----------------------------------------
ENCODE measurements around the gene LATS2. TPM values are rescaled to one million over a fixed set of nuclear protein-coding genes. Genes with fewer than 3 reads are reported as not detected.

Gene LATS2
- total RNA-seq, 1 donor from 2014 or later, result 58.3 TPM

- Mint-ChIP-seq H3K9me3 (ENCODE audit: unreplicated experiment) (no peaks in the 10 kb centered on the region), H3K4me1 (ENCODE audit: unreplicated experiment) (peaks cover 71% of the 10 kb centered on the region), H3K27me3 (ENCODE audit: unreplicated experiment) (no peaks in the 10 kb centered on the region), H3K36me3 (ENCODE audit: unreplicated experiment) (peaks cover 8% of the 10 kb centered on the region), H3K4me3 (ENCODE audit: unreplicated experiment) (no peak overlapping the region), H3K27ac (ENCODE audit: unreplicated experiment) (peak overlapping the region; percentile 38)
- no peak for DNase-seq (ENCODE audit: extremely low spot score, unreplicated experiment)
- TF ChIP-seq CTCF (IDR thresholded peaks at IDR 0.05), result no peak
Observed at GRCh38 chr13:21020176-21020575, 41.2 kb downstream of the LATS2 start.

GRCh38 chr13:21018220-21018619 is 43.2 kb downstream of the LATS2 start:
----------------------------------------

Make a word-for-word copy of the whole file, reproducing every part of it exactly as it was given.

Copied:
ENCODE measurements around the gene LATS2. TPM values are rescaled to one million over a fixed set of nuclear protein-coding genes. Genes with fewer than 3 reads are reported as not detected.

Gene LATS2
- total RNA-seq, 1 donor from 2014 or later, result 58.3 TPM

- Mint-ChIP-seq H3K9me3 (ENCODE audit: unreplicated experiment) (no peaks in the 10 kb centered on the region), H3K4me1 (ENCODE audit: unreplicated experiment) (peaks cover 71% of the 10 kb centered on the region), H3K27me3 (ENCODE audit: unreplicated experiment) (no peaks in the 10 kb centered on the region), H3K36me3 (ENCODE audit: unreplicated experiment) (peaks cover 8% of the 10 kb centered on the region), H3K4me3 (ENCODE audit: unreplicated experiment) (no peak overlapping the region), H3K27ac (ENCODE audit: unreplicated experiment) (peak overlapping the region; percentile 38)
- no peak for DNase-seq (ENCODE audit: extremely low spot score, unreplicated experiment)
- TF ChIP-seq CTCF (IDR thresholded peaks at IDR 0.05), result no peak
Observed at GRCh38 chr13:21020176-21020575, 41.2 kb downstream of the LATS2 start.

GRCh38 chr13:21018220-21018619 is 43.2 kb downstream of the LATS2 start: